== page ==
Life After the Star Wars Expanded Universe: David Cronenberg’s eXistenZ


Andrew Findlay

In Life After the Star Wars Expanded Universe, we take a look at science fiction and fantasy, why they’re great, and what they say about where our species has been and where it’s going.

It is important that we set parameters early for how bizarre this film is, so I’m going to start by telling you that within the first 15 minutes, one of the main characters gets shot by an organic gun that uses human teeth as projectiles. This happens to her as she is fondling a gadget that looks like nothing so much as a mass of tumorous nipples stitched together and made animate. And it just gets weirder.


This is the centerpiece of the entire movie

Before we really dive in, let’s stop and talk about why this is a world of toothguns and nipple masses. The overview of the film is that Allegra Geller, programming genius, is doing beta testing for her new game, eXistenZ. Technology in this world has invested all of its R&D in biorganic gadgets. Scientists use genetics to grow tech instead of building it in a traditional way. As such, sometimes guns are grown of bone and shoot teeth. Video games are played through game pods. Game pods start out as some type of frog, but are heavily bioengineered into what is in the picture above. The technology involved here goes beyond virtual reality, as the game pod connects directly to the player through a “bioport,” a hole drilled into the back of anyone who wants to use a game pod. It not only draws its running power from the player’s body but directly accesses their central nervous system to create such a realistic experience that it is indistinguishable from actual existence.

A group of fans has gathered together and are patiently waiting to “port” together and experience the game en masse. eXistenZ appears to be a standard sandbox game. There are general objectives and obstacles, and the player is expected to wander around figuring out what’s going on. The main difference is that the immersion is so complete that the player basically enters an alternate universe where NPC actions are scripted.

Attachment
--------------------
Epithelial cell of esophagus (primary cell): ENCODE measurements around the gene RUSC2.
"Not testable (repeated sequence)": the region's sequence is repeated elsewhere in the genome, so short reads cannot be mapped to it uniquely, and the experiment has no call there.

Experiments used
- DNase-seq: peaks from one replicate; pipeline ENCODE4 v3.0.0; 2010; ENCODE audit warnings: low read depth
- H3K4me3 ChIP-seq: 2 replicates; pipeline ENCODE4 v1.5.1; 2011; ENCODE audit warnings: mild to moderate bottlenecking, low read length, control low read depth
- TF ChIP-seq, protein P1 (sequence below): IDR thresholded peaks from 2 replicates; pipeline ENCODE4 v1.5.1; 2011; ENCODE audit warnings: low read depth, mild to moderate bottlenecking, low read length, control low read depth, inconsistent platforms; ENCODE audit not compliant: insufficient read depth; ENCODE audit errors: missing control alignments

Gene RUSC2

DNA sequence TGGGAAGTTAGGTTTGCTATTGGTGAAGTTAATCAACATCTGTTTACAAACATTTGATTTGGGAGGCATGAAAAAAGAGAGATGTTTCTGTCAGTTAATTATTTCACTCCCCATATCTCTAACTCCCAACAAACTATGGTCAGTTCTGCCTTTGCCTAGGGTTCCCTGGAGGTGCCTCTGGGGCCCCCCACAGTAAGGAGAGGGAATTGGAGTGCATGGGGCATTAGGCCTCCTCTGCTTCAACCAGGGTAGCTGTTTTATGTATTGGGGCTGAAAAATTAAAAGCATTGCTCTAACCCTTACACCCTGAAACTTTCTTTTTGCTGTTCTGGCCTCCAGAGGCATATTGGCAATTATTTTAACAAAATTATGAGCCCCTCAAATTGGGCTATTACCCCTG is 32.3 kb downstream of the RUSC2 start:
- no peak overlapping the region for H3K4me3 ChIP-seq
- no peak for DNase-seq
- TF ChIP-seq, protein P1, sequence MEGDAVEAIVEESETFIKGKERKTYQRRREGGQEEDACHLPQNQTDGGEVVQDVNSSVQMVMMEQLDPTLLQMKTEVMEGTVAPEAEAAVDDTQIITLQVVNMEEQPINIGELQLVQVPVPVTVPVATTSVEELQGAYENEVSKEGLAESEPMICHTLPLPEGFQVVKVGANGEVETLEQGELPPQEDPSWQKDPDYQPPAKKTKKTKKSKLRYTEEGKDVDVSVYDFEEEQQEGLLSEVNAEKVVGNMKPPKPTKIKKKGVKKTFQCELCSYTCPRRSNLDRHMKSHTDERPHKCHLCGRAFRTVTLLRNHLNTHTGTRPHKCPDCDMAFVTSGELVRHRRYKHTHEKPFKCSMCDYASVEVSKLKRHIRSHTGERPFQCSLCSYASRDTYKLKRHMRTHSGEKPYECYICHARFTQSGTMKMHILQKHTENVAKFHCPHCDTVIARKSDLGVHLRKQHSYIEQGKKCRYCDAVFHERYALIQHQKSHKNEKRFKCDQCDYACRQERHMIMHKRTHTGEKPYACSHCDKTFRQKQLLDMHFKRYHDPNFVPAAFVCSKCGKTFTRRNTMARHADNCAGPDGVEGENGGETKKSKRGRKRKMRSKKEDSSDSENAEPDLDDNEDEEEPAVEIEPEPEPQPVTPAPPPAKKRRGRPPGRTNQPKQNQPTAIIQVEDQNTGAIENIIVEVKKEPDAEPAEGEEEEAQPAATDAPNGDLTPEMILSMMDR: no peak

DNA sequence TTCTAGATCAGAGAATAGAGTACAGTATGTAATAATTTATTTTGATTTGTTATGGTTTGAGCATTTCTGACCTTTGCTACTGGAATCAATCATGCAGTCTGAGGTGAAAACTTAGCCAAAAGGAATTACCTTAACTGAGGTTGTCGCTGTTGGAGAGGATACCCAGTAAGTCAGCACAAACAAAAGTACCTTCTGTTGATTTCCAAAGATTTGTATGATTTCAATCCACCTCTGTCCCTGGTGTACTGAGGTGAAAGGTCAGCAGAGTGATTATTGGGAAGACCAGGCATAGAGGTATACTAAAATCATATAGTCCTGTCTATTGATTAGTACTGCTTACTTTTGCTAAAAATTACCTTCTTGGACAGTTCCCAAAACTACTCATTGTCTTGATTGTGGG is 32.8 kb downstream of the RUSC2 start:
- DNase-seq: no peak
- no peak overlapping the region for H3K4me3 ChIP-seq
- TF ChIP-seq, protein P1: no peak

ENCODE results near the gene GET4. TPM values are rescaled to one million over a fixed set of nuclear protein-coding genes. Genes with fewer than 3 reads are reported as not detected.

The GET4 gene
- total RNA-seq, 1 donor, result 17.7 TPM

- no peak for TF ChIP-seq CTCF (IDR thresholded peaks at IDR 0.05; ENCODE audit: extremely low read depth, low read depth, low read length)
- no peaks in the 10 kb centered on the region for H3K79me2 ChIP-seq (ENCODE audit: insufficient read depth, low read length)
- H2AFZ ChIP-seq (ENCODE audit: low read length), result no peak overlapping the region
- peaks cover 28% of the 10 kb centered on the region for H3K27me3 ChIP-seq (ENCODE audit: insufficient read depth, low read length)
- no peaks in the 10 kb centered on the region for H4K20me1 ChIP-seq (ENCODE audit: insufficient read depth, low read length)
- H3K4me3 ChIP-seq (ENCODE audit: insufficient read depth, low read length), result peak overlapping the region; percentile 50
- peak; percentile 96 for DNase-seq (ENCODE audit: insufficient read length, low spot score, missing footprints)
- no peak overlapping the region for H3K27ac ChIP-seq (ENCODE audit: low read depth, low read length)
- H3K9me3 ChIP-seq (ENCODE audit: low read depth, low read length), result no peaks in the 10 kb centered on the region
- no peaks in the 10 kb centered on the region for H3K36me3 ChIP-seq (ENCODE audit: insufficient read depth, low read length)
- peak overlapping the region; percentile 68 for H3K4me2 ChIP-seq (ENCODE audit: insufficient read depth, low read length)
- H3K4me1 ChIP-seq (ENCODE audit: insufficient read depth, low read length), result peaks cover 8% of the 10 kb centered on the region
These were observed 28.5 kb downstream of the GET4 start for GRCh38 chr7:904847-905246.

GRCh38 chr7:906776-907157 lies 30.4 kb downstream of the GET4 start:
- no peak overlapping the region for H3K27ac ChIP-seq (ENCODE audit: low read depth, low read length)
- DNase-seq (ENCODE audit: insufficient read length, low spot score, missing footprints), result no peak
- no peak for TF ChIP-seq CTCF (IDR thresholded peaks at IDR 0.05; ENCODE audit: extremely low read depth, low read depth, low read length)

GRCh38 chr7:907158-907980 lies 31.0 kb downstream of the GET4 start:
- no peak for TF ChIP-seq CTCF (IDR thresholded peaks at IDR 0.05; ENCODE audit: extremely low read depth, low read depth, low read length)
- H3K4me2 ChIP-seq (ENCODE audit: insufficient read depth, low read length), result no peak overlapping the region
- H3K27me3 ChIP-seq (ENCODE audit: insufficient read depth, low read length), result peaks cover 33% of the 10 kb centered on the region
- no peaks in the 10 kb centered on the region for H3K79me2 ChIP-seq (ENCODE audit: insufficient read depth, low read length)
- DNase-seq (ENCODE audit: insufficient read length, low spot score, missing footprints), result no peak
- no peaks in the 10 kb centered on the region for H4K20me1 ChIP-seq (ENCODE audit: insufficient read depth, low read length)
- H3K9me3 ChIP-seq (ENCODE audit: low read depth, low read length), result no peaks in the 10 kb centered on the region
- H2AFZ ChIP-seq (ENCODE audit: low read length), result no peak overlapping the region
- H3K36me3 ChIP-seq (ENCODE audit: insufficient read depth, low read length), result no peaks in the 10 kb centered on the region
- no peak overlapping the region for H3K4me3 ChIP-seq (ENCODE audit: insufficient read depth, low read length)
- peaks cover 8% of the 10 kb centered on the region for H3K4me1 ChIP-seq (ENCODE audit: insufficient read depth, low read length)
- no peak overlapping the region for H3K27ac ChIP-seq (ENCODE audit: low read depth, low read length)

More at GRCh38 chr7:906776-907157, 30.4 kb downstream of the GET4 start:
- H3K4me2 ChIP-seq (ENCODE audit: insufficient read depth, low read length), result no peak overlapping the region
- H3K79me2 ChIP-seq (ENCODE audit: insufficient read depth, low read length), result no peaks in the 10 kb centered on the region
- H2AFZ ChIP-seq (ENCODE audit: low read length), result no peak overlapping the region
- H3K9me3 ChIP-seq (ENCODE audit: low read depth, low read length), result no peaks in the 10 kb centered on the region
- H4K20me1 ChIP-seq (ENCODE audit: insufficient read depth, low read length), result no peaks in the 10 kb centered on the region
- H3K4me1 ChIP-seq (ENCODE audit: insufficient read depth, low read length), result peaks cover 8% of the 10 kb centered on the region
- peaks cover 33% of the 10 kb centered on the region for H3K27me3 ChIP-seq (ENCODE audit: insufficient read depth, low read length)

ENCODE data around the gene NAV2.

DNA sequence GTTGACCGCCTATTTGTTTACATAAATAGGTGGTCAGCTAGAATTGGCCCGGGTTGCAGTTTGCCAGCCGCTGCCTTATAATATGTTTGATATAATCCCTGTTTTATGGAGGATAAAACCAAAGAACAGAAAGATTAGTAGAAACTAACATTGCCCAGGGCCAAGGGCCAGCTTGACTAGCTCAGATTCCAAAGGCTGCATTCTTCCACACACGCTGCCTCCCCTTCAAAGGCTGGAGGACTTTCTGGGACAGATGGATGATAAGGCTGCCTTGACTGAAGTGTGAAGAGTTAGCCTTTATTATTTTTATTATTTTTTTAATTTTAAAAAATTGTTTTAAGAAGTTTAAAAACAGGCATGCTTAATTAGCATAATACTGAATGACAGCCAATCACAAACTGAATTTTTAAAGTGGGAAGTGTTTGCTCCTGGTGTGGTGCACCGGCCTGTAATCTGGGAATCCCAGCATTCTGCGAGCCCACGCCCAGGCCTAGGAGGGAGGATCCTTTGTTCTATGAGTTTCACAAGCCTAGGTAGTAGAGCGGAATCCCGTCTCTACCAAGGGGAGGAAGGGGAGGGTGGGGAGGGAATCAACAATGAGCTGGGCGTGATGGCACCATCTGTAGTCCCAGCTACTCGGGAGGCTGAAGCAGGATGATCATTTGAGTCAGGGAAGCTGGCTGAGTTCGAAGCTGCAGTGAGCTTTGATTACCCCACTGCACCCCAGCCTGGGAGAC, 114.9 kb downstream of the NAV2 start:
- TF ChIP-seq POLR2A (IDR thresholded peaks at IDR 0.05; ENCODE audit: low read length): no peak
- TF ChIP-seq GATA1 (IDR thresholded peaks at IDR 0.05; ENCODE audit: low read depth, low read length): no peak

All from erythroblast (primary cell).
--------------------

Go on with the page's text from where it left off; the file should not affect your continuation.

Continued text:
This abandonment of reality rubs some people the wrong way, which is why a terrorist uses a molar gun to attempt to assassinate the game designer. There’s a lot of commotion and death, but Allegra (Jennifer Jason Leigh) and Ted Pikul (Jude Law) escape and go on the run. The attack damaged Allegra’s game pod, so they have to port into the game to run it and find out if eXistenZ will still work. They do so, but things get complicated when the story in the game mirrors what is happening in reality. In the game, there is an assassination plot and a toothgun. Ted and Allegra try to unravel the attempt on her life by progressing through the game world, but more worrisome than the murder attempt is that, when Ted unplugs from the game to take a break, reality no longer feels real.


This movie asks big, important questions. What is technology? Where is it going? How do we react to it, and how does it change us? Cronenberg’s modus operandi is to select a technology or science that exists or seems close to existing, then to exaggerate and extrapolate to explore its effects on humanity. He covers chemical-induced accidental mutation in Scanners and television broadcasts in Videodrome. In eXistenZ, it’s video games. As an avid gamer, it’s gratifying to see a movie dedicated entirely to the societal effects of one of my chosen pastimes. The movie sets up a plausible direction for video games and then shows its effects on individuals and society at large. Societally, there are people who escape into alternate realities as recreation and other people who murder the designers of those alternate realities on moral principle. On the individual level, people range from the squeamish and reluctant Ted Pikul, who does not even have a bioport installed until he has to enter eXistenZ because he is afraid of body modification, to Gas, played by Willem Dafoe, who is a manic-eyed devotee of Allegra Geller’s work. Dafoe has one of the best lines in the movie. The fleeing main pair stop at a gas station, and Dafoe’s character recognizes them and starts gushing about how Allegra’s games changed his life. Ted, who has yet to enter the world of total-immersion gaming, asks him how his life was different because of Allegra Geller. The response is priceless.